Today's post comes from Dr Juliet Wakefield, a post-doctoral research in Social Psychology at the University of Dundee. She completed her PhD in 2011 (also at the University of Dundee) - her thesis examined the social psychology of help-seeking and help-receiving. Juliet has kindly agreed to write a piece for this blog about the things she wishes she had known before she started her PhD. I think this is a must read for anyone doing or thinking about a PhD, Masters or even undergraduate dissertation.
The first thing to mention is that, obviously, no two PhD journeys are the same. My specific experience of doing a Social Psychology PhD at a Scottish university (and the things I learned during that experience) are likely to be very different to somebody doing a PhD in a different discipline or at a different institution. However, I have tried to cover quite general issues in the list below, so I hope that at least some of the five points will be relevant to most PhD students. With that in mind, let's start the list.
1. It doesn't have to be perfect
During my PhD I always had this image in my head that my thesis was going to be the best and most perfect thing I would ever do - that all my experiments had to be designed perfectly, that my methodology and statistical techniques had to be selected with flawless logic and that even the tiniest typo could not be tolerated. In reality, this image is very far from the truth, and the sooner you accept that, the calmer you will feel.
The whole point of a PhD is that the process is a training exercise: a rather intense 3-4 year period in which you learn and develop in many different ways. So just as a first year undergraduate's thinking and writing is expected to evolve and improve over the course of a degree, so a postgraduate is expected to show evidence of learning and development over the course of a PhD.
This is a rather long-winded way of reaching a simple point: your PhD does not have to be perfect. In fact, it's often better to show you can readily identify your mistakes, acknowledge them and ultimately learn from them. For instance, some of my early experiments had some definite design weaknesses, which stressed me out greatly. However, over time, I learned not to focus on these weaknesses, Instead, I acknowledged them in the experiment's Discussion, and explored how I could develop my next experiment in a way that would address these weaknesses. This meant that I could keep myself calm whilst showing my advances in thinking and reasoning - a double bonus. Let go of the concept of perfecting during your PhD and you will almost certainly see your stress levels decline.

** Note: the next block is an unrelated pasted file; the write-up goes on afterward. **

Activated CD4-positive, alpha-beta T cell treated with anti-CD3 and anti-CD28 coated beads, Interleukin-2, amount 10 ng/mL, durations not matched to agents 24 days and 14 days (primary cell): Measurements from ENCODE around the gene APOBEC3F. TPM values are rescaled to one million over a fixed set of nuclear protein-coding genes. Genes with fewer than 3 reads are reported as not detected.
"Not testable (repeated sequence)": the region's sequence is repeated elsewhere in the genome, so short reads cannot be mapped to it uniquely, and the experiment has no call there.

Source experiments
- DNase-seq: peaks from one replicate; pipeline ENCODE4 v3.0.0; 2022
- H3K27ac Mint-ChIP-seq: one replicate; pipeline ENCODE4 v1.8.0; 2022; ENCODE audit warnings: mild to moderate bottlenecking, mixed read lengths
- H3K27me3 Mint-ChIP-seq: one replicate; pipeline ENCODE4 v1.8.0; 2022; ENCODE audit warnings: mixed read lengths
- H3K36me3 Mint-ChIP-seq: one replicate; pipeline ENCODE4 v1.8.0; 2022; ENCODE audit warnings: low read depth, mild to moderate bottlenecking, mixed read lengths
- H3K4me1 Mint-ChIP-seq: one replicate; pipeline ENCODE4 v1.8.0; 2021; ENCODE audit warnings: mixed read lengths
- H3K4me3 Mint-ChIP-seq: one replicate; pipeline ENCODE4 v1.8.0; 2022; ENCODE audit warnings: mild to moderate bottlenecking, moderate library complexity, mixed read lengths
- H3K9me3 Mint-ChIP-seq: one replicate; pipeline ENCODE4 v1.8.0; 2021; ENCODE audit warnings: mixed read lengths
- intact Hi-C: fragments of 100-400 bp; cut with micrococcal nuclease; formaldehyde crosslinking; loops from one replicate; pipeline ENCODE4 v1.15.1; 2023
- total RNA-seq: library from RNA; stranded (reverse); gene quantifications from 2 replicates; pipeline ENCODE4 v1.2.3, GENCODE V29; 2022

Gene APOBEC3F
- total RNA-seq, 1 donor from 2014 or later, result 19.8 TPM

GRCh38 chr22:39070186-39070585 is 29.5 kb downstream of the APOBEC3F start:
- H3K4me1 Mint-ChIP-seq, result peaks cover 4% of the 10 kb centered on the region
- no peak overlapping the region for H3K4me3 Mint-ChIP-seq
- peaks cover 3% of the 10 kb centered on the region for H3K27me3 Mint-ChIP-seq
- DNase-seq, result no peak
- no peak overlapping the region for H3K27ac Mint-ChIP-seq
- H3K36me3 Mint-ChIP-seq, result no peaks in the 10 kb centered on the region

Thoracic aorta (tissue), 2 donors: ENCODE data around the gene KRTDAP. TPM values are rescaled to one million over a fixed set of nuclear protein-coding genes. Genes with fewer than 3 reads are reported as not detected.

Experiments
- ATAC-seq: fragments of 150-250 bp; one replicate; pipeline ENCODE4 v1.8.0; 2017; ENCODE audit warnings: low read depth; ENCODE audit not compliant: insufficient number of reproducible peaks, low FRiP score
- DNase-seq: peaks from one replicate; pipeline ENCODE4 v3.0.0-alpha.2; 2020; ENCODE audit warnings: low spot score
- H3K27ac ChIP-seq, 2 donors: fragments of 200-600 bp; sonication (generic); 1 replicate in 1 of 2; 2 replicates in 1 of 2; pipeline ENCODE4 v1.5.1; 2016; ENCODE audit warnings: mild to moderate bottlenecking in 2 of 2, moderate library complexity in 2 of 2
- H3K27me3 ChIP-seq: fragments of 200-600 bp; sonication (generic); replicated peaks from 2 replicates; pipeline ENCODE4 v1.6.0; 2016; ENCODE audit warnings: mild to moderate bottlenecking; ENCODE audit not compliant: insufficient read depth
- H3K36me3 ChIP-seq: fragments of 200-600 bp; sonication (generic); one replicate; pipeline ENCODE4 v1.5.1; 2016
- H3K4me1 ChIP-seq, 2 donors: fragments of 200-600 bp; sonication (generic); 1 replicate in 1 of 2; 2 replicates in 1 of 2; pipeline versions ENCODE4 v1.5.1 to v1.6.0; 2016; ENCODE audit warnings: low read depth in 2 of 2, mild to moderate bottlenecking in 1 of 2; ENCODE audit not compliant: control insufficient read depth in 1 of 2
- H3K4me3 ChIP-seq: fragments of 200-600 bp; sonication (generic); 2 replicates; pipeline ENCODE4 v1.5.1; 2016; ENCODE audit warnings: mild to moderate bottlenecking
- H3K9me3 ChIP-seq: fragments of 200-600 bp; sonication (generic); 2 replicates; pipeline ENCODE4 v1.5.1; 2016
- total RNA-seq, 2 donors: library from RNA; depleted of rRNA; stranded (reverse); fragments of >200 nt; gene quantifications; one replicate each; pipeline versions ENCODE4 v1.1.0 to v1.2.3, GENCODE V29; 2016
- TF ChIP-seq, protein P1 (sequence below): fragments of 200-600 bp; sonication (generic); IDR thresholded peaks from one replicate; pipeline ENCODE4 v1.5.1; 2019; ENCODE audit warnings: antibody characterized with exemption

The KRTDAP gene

2. A minimum of one major thing will happen in your personal life during your PhD
You may have heard this before, but it does seem to be a scarily accurate prediction: the majority of people I know have experienced at least one major event (positive and/or negative) during their PhD. You may have heard of the Social Readjustment Rating Scale, which rates (out of 100) the extent to which each of a number of important events (such as bereavement or marriage) impacts upon our lives.
However when you are already facing the challenges of a PhD, even pretty 'minor' events, such as a change is residence (rated 20) or trouble with the in-laws (rated 29) can feel hugely stressful. This highlights a key issue that all PhD students should think about from day one: the importance of having access to support and help if it is needed. If you are lucky then you will have a supportive supervisor who will provide you with social/emotional assistance as well as academic guidance, but there are many other sources that you can turn to for help - friends, family, other members of your institution, counsellors, therapists and so on.
The key thing I learned here (mainly because it was my PhD topic) is that it's important to identify when you have a problem and to ask for help when you need it. It's probably one of the best things you can do to help improve your chances of having a positive PhD experience.
Talking about the Social Readjustment Rating Scale, I was quite surprised to find that completing my PhD scored close to 100 for me. Finishing your PhD can be a rather traumatic experience (I imagine it is something like watching a child leave home for the first time) and 'Post Thesis Depression' is pretty common - I certainly experienced it. I'm not writing this to worry you, it just means that it is important to have sources of support available to you at all stages of your PhD, from day one until after your viva. It will make things so much more manageable if you have at least one person you trust who can share the highs and the lows with you.